For nearly three decades, Dale Crover and Roger “King Buzzo” Osborne have been the de facto Simon And Garfunkel, Sonny & Cher, or Hall & Oates of sludge metal’s underground universe. Quite simply, no other pair could lay claim to such a weirdly incongruous moniker than the Melvins—a band that’s tirelessly reinvented itself in ways both freaky and bizarre since its 1987 debut, Gluey Porch Treatments.
The only constant governing the band’s immense catalog—158 releases and counting—is the inclination to shun repetition in favor of occasional kitsch. Rather than relying solely on grating feedback and percussive dissonance, the Melvins layer quirks and spontaneity over waves of down-tuned, auditory tumults. The approach is just as measured and deliberate as it is seemingly ironic. Unpredictability has become something of a stylistic trademark for the band over the last 29 years: As Buzzo noted in 2014, “There is no standard anything to what we do.”
Because rules are anathema to the Melvins, it should be no surprise that the band’s latest effort, Basses Loaded, might more readily suffice as a demented circus soundtrack as opposed to a jukebox staple. As the record boasts contributions from a revolving door of bassists—Krist Novoselic (Nirvana), Trevor Dunn (Mr. Bungle and Fantômas), Jared Warren (Big Business and the Melvins), Jeff Pinkus (Butthole Surfers), Steven McDonald (Redd Kross), and Crover all wield the instrument—it offers a crash course in the Melvins’ musical dexterity.
“The Decay Of Living” homes in on the erratic, stop-and-go stylings of the band’s more accessible albums, with Stoner Witch coming to mind in particular. As the song lumbers forward, it’s befitting of a spaghetti western soundtrack, offering a sharp divergence from the muscular trappings of album standouts like “Captain Come Down” and “Choco Plumbing.”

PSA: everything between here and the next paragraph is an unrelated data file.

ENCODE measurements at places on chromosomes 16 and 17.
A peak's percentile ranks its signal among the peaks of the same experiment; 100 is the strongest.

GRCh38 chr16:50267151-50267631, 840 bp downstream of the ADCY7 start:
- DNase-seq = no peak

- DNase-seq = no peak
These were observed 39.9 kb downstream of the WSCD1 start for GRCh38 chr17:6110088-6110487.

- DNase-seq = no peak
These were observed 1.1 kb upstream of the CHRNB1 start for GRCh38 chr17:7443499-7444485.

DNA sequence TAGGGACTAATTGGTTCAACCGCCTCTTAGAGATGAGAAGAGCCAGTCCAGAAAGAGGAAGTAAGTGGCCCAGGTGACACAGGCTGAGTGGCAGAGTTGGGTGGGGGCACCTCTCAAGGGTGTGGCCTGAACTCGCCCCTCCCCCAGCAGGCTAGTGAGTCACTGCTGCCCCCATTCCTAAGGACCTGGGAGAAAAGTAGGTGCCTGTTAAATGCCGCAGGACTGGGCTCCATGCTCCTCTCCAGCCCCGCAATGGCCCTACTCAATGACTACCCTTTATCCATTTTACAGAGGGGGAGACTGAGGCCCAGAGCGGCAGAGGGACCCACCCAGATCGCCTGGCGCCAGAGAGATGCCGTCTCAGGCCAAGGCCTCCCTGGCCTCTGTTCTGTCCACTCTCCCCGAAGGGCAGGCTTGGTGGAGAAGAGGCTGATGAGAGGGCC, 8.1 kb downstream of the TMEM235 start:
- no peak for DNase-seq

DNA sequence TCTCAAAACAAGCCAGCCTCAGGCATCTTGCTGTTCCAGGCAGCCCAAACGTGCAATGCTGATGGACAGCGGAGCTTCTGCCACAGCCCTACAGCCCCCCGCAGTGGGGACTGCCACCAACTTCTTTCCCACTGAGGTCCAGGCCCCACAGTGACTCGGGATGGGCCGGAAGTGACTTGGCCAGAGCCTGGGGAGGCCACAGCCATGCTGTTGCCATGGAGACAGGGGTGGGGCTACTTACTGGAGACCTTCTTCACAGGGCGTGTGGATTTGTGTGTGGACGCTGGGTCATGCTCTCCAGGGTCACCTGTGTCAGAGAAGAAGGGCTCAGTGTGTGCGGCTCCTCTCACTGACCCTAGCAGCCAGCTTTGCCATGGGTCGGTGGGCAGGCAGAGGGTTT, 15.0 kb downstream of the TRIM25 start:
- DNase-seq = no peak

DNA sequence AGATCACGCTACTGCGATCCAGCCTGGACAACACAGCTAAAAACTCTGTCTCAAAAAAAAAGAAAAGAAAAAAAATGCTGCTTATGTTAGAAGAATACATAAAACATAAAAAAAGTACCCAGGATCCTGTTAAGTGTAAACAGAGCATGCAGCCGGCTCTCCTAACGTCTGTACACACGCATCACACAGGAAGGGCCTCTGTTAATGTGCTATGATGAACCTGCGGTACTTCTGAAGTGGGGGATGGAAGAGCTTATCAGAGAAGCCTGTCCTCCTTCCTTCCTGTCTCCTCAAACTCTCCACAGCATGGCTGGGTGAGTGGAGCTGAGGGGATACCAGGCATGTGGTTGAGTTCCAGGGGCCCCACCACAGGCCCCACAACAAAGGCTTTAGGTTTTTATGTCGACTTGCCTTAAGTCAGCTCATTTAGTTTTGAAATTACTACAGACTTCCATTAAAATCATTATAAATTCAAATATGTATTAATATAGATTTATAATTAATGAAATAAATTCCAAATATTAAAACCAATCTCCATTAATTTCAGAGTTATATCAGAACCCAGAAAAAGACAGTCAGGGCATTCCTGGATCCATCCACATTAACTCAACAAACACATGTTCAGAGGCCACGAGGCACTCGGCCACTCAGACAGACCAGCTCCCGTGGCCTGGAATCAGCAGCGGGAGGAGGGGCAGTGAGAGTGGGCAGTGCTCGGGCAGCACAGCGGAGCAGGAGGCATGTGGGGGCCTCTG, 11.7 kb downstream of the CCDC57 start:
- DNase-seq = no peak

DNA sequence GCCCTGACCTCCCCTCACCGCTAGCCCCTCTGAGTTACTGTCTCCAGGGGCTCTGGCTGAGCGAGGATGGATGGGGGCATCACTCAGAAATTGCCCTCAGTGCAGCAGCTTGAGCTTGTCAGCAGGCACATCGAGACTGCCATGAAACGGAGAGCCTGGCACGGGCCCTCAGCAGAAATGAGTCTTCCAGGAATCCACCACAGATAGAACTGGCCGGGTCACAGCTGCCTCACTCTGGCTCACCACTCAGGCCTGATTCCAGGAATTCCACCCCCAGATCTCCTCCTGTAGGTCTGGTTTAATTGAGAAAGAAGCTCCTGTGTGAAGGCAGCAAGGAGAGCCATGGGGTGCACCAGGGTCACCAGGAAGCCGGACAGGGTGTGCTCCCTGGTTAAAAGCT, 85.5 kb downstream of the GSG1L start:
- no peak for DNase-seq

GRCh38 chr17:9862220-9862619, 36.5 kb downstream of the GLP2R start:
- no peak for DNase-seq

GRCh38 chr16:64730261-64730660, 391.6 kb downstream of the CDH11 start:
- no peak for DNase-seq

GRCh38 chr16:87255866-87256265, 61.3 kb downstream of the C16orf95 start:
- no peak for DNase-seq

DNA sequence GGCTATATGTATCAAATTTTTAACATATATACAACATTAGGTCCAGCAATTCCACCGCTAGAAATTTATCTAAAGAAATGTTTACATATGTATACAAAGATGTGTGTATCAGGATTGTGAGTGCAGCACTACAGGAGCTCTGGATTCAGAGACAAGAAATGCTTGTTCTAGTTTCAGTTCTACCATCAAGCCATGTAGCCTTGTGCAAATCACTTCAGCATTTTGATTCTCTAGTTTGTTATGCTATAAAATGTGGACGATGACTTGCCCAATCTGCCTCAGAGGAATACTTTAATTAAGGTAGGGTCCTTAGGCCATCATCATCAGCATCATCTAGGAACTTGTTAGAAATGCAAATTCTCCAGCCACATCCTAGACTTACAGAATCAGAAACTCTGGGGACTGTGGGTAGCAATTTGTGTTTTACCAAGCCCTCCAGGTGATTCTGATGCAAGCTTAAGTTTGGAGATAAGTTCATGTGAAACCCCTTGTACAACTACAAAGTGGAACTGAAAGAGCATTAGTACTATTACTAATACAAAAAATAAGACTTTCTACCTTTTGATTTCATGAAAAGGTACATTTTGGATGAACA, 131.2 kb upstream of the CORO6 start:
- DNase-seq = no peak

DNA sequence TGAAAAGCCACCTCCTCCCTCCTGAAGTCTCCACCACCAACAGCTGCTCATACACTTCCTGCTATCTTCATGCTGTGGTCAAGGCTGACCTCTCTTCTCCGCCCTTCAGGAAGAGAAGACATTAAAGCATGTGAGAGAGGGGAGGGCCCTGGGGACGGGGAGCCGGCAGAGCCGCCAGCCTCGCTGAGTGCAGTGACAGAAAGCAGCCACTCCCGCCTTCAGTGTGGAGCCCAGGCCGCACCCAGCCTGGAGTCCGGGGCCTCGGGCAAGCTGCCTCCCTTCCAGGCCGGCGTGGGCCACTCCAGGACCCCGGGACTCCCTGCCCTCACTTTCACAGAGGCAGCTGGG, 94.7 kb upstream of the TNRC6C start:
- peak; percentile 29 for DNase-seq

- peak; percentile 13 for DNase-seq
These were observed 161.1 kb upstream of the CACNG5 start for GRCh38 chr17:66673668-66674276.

There’s an explicitly goofy side to Basses Loaded. Some songs might seem like mere gags—there’s the limerick-infused, polka stomp of “Shaving Cream,” and even a straightforward version of “Take Me Out To The Ball Game”—but they don’t necessarily seem misplaced or bereft of context. In fact, the record veers into straight-up swing jazz on “Planet Destructo,” offering a wild standup bass solo played by Dunn. Novoselic’s contribution is also a bit juxtaposed a traditional hard-rock milieu: The harmonica-heavy twang of “Maybe I Am Amused” sounds like a tribute to the Meat Puppets, which is no surprise, given Nirvana’s love for the band’s erratic, folksy charm.
Occasionally, King Buzzo’s riffs feel ham-fisted, like the band’s trying to play metal for the sake of being metal. That side of the record accounts for a few tracks that feel like filler rather than sustenance. “War Pussy” and “Phyllis Dillard” are both blatantly groove-heavy and ramble into snoozes before reaching their moot conclusions. But that doesn’t form a deal breaker. The Melvins are prolific without taking heed of their stature or prominence, and Basses Loaded is a testament to their nonchalant and fiercely inventive place in the world of loud and angry music.